Aging "African Mahogany"


I am building a fireplace surround out of tile and african mahogany. The mahogany boards are of varing degrees of aging and therefore of varying degrees of color. I need to age them to a consistant color. I know they will eventually turn color but in the meantime I have to live with some light tan areas and some deep brown. Any suggestions? Leo
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Yep...put them in the sun light...of course that will cause other problems... You will need to tint,dye or stain that wood to get a constant color(which is what factories do).
snipped-for-privacy@yahoo.com wrote:

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Thanks, I knew you would say that. Probably by the time I get done planing they will all be about the same hue. I have used this stuff before and like the ribbon grain but sometimes the color is a problem. Leo
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snipped-for-privacy@yahoo.com wrote:

Mahogany can be darkened with a dilute lye solution. Experiment with strength, but just a few percent worked well for me. The effect is instantaneous. Some will say you need to neutralize the lye with a weak acid, but I haven't found this necessary. I believe exposure to the air for a time will do it.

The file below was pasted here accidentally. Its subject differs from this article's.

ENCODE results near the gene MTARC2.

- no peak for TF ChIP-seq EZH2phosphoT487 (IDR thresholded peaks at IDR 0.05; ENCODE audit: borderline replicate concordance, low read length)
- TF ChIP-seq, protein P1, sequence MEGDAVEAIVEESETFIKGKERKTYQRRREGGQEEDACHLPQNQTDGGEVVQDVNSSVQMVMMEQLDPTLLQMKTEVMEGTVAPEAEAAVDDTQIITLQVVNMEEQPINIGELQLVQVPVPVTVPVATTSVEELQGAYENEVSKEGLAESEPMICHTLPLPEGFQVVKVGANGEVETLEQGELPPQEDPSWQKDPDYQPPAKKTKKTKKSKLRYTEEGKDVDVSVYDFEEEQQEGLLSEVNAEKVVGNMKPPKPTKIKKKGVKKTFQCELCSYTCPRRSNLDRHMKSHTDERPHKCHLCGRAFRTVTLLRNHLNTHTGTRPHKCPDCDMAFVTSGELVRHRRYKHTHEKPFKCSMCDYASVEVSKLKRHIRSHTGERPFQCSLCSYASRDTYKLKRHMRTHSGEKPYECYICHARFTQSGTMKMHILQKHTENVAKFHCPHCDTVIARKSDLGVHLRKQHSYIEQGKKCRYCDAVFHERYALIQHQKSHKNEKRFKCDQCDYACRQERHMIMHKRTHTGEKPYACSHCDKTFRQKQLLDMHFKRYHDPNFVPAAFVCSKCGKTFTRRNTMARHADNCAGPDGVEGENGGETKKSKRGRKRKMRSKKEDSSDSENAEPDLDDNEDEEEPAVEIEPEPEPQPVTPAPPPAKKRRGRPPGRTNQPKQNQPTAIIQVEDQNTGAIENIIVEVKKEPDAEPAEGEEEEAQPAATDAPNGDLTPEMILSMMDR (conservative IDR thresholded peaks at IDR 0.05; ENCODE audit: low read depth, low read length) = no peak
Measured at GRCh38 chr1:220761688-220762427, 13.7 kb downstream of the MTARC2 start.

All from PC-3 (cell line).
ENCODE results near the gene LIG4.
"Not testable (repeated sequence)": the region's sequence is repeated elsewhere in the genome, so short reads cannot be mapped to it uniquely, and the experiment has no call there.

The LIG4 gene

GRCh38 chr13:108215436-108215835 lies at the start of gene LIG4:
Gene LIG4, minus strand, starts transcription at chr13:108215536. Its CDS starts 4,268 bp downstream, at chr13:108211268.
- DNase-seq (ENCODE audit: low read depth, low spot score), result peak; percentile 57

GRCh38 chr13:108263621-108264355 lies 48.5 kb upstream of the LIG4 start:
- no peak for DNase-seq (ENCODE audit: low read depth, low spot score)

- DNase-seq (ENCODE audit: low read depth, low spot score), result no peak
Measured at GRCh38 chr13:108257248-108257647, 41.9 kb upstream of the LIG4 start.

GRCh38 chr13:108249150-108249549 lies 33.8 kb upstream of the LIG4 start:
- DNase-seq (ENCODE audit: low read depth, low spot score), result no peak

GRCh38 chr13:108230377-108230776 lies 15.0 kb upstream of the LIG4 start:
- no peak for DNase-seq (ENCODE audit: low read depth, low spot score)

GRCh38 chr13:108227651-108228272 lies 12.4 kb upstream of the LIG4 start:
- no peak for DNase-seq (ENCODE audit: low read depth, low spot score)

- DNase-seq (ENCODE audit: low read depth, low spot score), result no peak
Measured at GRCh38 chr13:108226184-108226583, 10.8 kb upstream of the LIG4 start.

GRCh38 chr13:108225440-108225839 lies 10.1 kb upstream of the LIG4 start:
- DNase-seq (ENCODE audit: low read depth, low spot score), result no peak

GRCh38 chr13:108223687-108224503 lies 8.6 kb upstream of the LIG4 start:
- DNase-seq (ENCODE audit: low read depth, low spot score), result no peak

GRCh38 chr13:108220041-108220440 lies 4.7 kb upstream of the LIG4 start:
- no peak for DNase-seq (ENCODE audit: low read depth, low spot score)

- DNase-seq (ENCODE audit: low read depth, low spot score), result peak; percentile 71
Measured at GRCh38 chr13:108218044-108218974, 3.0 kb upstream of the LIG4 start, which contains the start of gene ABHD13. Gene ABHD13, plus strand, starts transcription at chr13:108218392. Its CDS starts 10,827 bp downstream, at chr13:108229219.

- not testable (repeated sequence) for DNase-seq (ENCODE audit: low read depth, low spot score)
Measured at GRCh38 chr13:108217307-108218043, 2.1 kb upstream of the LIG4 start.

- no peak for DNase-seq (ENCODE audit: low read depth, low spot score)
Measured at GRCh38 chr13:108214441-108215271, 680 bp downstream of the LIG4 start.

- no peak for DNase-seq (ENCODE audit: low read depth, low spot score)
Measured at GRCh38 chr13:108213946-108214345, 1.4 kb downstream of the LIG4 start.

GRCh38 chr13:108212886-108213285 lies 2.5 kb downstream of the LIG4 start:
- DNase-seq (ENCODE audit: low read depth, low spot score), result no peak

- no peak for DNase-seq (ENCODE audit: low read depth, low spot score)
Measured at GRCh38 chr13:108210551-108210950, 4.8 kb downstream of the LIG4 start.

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On Fri, 16 Sep 2005 09:55:56 -0700, ed_h wrote:

Acids and bases don't just go away. It's possible that wood has some slight buffering capacity, but a splash of vinegar is easy and quick.
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On Fri, 16 Sep 2005 15:11:53 -0500, Australopithecus scobis

then what do you do to neutralize the vinegar?
<hint> most species of wood are mildly acidic as they come off of the tree.
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On Fri, 16 Sep 2005 14:08:01 -0700, bridger wrote:

The vinegar and the lye neutralize each other. Didn't know about the acidity of trees; thanks for the tidbit.
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Australopithecus scobis wrote:

I've never neutralized the lye, and haven't seen problems with finishes (the main concern, I think). Lye is a strong base, and I wouldn't be surprised if it would mess up the chemistry of a finish material. Lye loses strength when exposed, though. I suspect that the NaOH reacts slowly with atmospheric CO2, leaving sodium carbonate--a much more benign material.
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snipped-for-privacy@yahoo.com wrote:

A potassium dichromate solution will help the color along. A good photo supply shop should have it.
John Martin
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